Chartered in 1855 as a railroad town, Belton was developed following the establishment of the Columbia and Greenville Railroad. The rail line connected South Carolina’s Piedmont region to the Midlands and the Lowcountry, and the town was named for the president of the new railroad, John Belton O’Neal.
Today Belton is known at the “Standpipe City” because of its unusual standpipe water tower, which is still used to store the city’s water supply. The tower holds 165,000 gallons and is adorned with parapets, giving it the appearance of a castle. Each October the town celebrates the water tower with the Standpipe Heritage and Arts Festival.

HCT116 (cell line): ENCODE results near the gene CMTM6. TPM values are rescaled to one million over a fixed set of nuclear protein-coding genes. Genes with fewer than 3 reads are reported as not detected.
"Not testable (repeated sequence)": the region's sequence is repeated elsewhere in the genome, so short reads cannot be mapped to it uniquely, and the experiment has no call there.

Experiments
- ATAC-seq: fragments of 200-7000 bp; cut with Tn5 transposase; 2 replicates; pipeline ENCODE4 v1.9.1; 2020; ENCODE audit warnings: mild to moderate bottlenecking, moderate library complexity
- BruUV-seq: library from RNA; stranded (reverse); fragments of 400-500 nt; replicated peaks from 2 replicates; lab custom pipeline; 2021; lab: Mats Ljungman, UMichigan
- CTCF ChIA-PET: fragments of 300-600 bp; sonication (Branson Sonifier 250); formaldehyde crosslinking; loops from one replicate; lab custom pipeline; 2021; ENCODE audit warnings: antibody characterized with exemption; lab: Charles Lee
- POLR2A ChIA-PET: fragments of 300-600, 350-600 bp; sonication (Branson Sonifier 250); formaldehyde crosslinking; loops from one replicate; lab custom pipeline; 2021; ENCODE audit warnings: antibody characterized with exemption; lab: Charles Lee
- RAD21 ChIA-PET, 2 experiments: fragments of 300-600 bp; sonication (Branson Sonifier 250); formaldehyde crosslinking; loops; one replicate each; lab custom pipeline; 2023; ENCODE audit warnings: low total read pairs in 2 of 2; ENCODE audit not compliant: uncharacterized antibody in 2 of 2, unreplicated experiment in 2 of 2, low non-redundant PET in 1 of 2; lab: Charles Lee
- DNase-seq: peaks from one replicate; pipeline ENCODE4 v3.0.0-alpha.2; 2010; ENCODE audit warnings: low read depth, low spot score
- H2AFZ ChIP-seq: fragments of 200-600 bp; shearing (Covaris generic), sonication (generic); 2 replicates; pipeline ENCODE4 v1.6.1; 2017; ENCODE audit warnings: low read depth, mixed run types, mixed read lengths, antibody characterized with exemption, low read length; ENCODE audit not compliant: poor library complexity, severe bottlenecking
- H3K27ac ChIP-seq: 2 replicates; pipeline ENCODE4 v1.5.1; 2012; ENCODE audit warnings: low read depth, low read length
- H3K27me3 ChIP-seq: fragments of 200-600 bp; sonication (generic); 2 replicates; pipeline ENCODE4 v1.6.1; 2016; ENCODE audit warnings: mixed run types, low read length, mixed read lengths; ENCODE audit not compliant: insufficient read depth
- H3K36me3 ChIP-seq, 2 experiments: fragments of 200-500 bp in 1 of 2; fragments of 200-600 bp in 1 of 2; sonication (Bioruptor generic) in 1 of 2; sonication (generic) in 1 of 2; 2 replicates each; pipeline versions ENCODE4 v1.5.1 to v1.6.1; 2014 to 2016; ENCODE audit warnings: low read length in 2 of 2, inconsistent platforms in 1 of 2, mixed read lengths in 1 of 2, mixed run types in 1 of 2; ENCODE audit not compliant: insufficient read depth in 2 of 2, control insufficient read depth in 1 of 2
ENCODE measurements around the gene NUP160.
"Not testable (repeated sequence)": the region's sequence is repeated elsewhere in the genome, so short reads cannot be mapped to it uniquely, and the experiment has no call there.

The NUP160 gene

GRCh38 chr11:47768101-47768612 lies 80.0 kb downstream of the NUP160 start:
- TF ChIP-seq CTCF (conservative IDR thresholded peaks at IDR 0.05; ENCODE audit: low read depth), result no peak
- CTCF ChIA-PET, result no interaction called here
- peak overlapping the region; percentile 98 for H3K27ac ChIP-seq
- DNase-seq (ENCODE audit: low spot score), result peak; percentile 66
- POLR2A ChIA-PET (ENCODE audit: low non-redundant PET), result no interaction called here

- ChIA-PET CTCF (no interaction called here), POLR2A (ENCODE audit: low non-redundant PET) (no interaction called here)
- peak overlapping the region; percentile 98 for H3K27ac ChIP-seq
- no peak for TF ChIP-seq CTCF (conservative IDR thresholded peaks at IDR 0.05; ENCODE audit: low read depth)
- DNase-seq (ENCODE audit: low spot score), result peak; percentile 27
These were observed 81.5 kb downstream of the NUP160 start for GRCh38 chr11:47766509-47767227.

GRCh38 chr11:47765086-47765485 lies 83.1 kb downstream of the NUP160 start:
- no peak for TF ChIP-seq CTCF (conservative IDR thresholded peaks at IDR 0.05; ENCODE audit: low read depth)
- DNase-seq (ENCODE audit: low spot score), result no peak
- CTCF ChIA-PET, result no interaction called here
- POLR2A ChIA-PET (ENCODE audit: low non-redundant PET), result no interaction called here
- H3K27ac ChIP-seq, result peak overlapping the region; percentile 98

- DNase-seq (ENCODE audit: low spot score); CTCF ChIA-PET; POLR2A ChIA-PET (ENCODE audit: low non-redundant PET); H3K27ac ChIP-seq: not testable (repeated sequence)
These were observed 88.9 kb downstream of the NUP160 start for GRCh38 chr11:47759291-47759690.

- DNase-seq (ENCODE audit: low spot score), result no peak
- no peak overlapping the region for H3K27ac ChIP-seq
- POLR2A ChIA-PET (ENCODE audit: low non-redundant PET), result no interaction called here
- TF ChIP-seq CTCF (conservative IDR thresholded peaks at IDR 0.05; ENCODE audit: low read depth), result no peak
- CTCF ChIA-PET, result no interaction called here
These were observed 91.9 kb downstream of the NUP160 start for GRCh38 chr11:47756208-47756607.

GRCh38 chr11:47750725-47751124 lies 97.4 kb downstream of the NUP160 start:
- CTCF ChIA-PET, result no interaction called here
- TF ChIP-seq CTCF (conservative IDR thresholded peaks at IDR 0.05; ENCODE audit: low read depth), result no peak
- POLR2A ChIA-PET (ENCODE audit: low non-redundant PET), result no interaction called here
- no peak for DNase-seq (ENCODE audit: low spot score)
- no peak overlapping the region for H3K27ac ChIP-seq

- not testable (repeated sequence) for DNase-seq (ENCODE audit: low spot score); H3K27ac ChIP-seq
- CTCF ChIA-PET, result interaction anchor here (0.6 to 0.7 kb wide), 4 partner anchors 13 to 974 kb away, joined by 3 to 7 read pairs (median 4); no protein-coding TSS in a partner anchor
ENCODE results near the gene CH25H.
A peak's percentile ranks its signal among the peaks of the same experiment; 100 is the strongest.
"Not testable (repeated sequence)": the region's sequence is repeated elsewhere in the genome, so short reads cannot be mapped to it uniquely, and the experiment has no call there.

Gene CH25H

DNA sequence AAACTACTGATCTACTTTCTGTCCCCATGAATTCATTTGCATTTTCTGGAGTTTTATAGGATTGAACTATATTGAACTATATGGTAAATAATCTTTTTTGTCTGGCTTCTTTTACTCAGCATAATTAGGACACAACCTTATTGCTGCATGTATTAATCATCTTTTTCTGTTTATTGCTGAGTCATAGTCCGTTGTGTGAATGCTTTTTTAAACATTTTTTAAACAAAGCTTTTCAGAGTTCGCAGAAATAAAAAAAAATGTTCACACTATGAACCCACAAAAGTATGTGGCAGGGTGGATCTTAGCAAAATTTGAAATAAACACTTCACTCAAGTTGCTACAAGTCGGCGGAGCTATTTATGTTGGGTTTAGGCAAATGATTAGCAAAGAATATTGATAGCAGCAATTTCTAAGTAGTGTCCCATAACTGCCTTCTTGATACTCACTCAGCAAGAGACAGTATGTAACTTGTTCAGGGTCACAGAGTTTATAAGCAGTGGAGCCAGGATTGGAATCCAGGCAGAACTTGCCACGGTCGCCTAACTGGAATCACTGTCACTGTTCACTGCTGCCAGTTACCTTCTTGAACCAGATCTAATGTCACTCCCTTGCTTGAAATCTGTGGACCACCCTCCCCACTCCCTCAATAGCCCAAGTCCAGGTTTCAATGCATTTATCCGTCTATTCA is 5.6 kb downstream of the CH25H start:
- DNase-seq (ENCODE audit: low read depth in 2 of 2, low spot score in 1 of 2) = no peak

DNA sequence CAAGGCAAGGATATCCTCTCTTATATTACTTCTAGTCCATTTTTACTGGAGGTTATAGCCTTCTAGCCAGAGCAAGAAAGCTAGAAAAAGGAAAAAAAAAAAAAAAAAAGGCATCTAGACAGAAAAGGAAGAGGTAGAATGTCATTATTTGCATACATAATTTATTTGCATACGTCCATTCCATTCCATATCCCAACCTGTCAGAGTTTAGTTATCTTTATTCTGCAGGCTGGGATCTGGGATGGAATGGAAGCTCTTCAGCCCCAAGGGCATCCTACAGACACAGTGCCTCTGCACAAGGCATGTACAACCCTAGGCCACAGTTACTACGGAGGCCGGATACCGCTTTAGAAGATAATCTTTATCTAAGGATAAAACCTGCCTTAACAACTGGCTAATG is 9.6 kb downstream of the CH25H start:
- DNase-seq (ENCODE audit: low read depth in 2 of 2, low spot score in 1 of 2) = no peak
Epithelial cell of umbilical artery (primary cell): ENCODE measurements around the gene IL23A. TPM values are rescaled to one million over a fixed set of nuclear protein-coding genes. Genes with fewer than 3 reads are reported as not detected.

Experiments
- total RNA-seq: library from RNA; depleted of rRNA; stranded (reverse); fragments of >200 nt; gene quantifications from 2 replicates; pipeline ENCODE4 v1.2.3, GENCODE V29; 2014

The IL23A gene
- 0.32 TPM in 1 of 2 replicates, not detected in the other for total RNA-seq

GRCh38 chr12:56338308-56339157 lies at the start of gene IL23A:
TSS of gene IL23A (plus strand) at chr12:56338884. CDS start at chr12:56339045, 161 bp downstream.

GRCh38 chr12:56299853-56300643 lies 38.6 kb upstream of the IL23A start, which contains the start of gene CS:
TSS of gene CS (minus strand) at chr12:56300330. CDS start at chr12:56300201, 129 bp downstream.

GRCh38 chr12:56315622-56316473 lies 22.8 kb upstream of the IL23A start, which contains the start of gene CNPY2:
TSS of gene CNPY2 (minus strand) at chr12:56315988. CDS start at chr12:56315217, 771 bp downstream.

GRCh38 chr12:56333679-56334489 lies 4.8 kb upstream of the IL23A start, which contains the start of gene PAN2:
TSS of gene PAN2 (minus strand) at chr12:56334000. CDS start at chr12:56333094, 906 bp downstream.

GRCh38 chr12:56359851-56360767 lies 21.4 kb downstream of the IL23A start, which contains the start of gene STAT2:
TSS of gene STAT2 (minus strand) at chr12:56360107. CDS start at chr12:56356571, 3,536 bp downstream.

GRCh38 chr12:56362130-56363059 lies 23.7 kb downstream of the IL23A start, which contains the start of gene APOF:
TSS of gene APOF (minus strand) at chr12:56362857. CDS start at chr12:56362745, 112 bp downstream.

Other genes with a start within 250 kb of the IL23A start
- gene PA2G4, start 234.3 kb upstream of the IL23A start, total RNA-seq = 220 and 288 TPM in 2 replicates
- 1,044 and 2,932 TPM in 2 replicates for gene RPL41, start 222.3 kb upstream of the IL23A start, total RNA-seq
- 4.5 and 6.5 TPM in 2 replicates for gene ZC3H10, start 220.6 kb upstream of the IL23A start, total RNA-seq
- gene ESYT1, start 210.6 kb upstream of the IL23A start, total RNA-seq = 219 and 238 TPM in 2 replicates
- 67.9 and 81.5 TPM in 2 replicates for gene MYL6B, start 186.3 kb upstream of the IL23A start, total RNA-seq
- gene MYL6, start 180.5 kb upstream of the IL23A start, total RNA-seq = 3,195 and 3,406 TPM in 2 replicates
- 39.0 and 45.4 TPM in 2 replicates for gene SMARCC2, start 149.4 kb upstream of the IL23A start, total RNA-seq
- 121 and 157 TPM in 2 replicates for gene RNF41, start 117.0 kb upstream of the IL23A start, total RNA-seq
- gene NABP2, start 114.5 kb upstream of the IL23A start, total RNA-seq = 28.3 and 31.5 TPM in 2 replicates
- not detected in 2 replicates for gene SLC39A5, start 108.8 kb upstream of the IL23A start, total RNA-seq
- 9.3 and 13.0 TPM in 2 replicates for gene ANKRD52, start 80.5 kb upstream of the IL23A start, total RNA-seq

During the height of the state’s textile industry in the early twentieth century, Ellison Adger Smyth developed Belton Mills, a cotton manufacturing company that increased the commerce of the railroad village.
For over a century the textile plant produced towels for hotels. Though the mill, later called Blair Mills, closed in 2008, the Greenville and Western Railway and the Pickens Railway still pass through this Upstate town.
Belton is also known for hosting the South Carolina Palmetto Tennis Championships and is the site of the South Carolina Tennis Hall of Fame, located in the historic Belton Depot. The community also is home to the Belton Center for the Arts and the South Carolina Chili Cook-off. It is located in Anderson County on US 178 east of the City of Anderson.
Historical Pictures of Belton
The following images were taken by E. Don Herd while he was a student at Belton High School. These negatives, which show life in the community at the time, are part of the E. Don Herd collection held at the University of South Carolina.